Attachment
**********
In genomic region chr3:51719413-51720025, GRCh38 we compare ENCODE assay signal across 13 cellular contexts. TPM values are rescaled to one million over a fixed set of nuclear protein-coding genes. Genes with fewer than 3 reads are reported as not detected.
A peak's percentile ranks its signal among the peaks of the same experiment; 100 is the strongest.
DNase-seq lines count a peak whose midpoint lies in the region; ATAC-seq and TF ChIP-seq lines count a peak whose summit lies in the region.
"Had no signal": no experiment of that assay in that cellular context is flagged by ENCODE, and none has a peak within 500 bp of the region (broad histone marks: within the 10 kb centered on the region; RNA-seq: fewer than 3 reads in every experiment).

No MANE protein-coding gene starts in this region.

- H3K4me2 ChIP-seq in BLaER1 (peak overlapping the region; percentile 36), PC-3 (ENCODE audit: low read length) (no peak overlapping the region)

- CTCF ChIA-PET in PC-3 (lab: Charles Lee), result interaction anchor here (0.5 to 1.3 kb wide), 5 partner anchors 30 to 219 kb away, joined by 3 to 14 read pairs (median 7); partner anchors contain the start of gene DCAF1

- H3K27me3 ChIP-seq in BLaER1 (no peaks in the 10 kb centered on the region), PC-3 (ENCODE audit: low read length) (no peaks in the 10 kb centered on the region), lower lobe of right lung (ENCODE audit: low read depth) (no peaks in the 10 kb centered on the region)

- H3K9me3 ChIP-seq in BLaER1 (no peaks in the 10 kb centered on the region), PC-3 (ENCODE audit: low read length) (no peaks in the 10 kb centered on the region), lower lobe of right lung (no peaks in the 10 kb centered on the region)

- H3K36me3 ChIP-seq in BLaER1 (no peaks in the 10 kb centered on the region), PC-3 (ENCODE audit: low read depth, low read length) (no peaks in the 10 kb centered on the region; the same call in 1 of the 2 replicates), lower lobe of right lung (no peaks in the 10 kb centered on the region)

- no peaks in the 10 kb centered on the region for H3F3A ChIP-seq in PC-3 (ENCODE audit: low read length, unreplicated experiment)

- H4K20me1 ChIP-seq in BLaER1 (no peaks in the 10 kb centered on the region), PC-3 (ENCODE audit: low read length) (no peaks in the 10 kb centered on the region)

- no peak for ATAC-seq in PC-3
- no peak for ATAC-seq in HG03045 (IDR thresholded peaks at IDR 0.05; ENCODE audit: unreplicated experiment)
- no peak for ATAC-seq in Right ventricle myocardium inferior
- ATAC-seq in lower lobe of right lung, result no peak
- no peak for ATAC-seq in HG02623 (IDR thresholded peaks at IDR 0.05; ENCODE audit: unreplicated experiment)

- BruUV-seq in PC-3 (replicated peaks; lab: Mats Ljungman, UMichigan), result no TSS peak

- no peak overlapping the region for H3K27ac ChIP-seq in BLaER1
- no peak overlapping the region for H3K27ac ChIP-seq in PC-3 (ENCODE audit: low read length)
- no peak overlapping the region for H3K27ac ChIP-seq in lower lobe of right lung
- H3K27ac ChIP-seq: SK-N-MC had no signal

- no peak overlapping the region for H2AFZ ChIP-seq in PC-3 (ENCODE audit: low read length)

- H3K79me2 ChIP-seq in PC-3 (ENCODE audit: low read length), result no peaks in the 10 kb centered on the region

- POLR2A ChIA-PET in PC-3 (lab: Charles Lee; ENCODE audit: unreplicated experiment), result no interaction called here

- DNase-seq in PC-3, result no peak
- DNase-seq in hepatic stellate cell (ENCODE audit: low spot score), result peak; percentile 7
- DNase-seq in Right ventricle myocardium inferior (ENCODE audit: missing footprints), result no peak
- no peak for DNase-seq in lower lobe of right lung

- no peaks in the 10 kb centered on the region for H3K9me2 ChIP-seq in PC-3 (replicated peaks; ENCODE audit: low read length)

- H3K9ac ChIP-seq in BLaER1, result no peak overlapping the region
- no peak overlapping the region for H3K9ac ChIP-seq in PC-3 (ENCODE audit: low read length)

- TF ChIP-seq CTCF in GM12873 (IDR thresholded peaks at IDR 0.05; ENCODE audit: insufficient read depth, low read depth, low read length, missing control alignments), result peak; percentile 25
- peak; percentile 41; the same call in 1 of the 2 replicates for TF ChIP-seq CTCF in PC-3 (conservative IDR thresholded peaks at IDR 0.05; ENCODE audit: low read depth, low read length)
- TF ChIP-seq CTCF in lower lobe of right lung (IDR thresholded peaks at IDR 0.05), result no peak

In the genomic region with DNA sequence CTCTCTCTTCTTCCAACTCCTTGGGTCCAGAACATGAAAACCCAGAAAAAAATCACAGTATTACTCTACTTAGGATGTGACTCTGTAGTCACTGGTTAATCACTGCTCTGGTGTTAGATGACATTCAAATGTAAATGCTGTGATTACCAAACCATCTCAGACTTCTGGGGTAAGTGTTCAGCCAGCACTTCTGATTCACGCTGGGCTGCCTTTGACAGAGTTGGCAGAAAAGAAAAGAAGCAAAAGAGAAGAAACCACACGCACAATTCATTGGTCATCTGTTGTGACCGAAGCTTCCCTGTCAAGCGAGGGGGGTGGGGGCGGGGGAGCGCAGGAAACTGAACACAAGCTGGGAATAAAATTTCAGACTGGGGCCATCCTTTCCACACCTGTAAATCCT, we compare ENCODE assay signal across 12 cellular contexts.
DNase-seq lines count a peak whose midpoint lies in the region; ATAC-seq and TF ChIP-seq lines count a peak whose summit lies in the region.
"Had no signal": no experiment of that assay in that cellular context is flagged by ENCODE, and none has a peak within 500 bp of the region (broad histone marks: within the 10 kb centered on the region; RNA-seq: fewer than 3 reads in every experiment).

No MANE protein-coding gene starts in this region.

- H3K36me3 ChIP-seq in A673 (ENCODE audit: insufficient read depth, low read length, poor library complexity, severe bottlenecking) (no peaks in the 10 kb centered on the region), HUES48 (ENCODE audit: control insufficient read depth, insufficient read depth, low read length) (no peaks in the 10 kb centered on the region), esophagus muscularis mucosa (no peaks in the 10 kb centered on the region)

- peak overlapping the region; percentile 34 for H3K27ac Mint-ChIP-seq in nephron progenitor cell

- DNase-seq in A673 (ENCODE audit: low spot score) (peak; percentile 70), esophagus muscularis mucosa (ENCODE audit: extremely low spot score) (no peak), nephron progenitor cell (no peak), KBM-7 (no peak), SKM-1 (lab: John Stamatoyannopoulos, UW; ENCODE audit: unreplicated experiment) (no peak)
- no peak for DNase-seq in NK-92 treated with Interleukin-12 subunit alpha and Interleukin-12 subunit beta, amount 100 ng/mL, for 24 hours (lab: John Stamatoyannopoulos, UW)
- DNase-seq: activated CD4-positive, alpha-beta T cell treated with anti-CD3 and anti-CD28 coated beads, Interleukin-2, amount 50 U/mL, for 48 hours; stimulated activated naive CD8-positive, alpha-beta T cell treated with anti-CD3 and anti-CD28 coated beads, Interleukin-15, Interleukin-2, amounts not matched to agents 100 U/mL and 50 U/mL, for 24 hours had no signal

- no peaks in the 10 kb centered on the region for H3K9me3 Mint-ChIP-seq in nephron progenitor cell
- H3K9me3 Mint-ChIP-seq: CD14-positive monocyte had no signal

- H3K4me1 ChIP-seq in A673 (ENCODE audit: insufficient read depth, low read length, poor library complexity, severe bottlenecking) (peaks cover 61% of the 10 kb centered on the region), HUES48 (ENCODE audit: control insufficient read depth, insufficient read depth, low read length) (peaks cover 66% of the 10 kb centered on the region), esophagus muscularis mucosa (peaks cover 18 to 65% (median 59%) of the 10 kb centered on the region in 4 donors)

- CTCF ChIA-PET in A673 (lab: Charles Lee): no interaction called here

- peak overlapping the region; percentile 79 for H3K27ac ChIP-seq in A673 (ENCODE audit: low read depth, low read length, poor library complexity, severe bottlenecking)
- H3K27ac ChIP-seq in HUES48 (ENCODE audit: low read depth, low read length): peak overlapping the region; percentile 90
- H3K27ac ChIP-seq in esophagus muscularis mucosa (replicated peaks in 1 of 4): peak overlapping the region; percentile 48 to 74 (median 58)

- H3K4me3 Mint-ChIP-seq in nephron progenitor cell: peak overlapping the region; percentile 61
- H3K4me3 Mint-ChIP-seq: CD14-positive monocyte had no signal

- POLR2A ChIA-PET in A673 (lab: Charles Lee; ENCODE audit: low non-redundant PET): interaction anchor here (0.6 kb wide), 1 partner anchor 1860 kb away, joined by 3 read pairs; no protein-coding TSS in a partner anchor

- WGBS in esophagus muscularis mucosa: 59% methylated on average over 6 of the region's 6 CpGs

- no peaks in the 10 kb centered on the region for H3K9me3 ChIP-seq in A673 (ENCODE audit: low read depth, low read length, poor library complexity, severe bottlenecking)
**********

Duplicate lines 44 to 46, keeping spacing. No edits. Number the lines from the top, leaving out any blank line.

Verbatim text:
- DNase-seq: activated CD4-positive, alpha-beta T cell treated with anti-CD3 and anti-CD28 coated beads, Interleukin-2, amount 50 U/mL, for 48 hours; stimulated activated naive CD8-positive, alpha-beta T cell treated with anti-CD3 and anti-CD28 coated beads, Interleukin-15, Interleukin-2, amounts not matched to agents 100 U/mL and 50 U/mL, for 24 hours had no signal

- no peaks in the 10 kb centered on the region for H3K9me3 Mint-ChIP-seq in nephron progenitor cell
- H3K9me3 Mint-ChIP-seq: CD14-positive monocyte had no signal